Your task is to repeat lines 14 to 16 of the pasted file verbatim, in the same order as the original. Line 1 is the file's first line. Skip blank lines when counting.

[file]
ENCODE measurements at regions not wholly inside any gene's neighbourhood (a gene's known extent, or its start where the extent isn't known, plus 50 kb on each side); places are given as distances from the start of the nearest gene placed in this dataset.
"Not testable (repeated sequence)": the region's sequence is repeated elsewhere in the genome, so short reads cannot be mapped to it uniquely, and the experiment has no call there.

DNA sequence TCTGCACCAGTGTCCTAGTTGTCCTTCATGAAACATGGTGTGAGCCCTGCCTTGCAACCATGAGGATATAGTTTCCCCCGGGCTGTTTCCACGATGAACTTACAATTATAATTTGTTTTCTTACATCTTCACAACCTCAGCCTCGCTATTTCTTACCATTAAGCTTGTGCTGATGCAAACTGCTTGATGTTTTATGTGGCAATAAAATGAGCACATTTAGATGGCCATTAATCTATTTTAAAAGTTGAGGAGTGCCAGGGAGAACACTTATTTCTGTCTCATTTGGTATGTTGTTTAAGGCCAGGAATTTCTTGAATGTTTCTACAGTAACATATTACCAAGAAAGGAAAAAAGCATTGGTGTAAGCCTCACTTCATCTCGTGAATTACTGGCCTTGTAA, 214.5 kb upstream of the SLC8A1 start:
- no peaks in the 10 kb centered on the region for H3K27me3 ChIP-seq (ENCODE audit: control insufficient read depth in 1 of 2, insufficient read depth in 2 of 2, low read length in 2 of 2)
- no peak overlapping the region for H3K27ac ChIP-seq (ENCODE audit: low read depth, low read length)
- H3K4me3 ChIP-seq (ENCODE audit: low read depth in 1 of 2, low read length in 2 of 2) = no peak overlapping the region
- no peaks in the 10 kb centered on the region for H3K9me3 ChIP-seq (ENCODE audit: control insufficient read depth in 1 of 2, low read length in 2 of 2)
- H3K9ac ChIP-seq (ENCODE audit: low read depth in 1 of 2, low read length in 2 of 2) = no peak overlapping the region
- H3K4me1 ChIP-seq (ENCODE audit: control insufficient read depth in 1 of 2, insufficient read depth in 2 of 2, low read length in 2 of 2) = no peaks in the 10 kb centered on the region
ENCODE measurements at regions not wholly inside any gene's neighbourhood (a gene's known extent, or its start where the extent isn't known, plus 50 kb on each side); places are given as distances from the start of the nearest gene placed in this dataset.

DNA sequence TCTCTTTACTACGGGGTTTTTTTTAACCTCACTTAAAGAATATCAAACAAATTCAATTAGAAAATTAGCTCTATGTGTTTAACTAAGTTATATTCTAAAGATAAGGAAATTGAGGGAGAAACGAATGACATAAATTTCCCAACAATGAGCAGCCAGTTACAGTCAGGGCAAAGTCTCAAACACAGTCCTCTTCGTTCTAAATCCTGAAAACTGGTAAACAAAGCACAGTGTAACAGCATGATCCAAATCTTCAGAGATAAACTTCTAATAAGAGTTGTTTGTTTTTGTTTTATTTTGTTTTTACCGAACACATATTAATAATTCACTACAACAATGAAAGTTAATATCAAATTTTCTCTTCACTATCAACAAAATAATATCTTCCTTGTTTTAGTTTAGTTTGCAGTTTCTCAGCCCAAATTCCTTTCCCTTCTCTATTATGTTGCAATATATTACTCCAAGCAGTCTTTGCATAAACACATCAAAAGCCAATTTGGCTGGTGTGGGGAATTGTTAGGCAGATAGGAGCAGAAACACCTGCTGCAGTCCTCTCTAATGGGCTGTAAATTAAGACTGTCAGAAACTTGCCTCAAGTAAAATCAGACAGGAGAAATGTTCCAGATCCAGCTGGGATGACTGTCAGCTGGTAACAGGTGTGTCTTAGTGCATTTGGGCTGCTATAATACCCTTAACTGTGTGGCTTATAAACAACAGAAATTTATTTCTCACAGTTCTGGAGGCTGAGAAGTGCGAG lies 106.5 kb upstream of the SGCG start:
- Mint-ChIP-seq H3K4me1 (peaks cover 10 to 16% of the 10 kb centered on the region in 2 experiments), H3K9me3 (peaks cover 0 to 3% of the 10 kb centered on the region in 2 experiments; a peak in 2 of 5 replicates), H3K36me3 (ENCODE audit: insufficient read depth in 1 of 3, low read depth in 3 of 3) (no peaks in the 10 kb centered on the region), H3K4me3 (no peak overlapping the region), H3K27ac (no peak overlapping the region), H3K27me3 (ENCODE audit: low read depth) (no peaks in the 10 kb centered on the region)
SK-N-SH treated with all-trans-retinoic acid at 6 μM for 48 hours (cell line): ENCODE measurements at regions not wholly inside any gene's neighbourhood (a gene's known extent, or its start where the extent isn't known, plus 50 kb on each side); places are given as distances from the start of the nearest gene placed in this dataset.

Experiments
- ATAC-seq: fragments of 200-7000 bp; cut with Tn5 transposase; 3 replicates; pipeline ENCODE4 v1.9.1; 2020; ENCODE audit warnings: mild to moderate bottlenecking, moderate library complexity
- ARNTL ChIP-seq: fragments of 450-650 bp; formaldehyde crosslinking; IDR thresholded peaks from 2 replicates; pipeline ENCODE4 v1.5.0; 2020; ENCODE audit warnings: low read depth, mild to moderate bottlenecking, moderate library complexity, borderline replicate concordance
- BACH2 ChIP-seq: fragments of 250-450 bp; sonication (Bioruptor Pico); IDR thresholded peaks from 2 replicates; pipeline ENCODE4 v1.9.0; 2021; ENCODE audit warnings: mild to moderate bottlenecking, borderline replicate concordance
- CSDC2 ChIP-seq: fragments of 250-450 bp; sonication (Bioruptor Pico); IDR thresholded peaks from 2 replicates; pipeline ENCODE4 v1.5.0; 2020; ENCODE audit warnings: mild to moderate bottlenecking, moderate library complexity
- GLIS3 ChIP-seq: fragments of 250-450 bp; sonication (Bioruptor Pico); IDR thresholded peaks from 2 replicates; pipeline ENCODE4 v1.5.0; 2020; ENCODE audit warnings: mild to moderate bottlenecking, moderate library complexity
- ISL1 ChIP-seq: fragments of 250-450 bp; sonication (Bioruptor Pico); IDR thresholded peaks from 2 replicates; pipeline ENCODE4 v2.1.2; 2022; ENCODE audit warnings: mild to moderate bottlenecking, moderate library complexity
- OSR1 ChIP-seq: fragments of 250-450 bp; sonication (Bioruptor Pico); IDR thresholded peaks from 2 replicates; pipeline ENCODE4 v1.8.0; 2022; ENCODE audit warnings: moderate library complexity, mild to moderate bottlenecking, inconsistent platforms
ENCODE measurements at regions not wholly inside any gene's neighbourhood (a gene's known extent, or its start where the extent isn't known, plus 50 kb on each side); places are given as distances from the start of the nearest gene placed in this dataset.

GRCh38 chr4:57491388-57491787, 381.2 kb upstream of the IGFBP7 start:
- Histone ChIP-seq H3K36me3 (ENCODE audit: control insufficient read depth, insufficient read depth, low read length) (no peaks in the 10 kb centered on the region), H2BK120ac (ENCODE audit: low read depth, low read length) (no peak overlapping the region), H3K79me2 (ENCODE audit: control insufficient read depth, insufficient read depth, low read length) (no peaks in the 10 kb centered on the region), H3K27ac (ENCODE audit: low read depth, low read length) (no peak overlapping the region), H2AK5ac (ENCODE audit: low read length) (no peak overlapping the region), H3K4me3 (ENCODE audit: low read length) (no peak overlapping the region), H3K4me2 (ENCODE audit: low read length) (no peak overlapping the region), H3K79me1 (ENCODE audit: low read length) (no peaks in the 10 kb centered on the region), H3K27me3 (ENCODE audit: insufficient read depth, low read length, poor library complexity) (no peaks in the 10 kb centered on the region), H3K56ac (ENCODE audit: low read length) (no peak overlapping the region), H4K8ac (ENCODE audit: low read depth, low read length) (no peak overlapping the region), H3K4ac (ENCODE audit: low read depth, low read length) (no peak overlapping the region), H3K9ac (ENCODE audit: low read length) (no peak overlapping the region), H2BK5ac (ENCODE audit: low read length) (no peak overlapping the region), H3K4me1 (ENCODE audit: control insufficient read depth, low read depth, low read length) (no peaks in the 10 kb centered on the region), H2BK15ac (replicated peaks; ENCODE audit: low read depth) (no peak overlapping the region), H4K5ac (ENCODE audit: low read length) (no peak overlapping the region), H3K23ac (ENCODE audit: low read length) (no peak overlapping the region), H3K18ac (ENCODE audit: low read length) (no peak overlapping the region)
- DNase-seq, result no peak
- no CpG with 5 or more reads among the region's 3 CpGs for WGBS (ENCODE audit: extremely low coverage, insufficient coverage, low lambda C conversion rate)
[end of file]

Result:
Experiments
- ATAC-seq: fragments of 200-7000 bp; cut with Tn5 transposase; 3 replicates; pipeline ENCODE4 v1.9.1; 2020; ENCODE audit warnings: mild to moderate bottlenecking, moderate library complexity
- ARNTL ChIP-seq: fragments of 450-650 bp; formaldehyde crosslinking; IDR thresholded peaks from 2 replicates; pipeline ENCODE4 v1.5.0; 2020; ENCODE audit warnings: low read depth, mild to moderate bottlenecking, moderate library complexity, borderline replicate concordance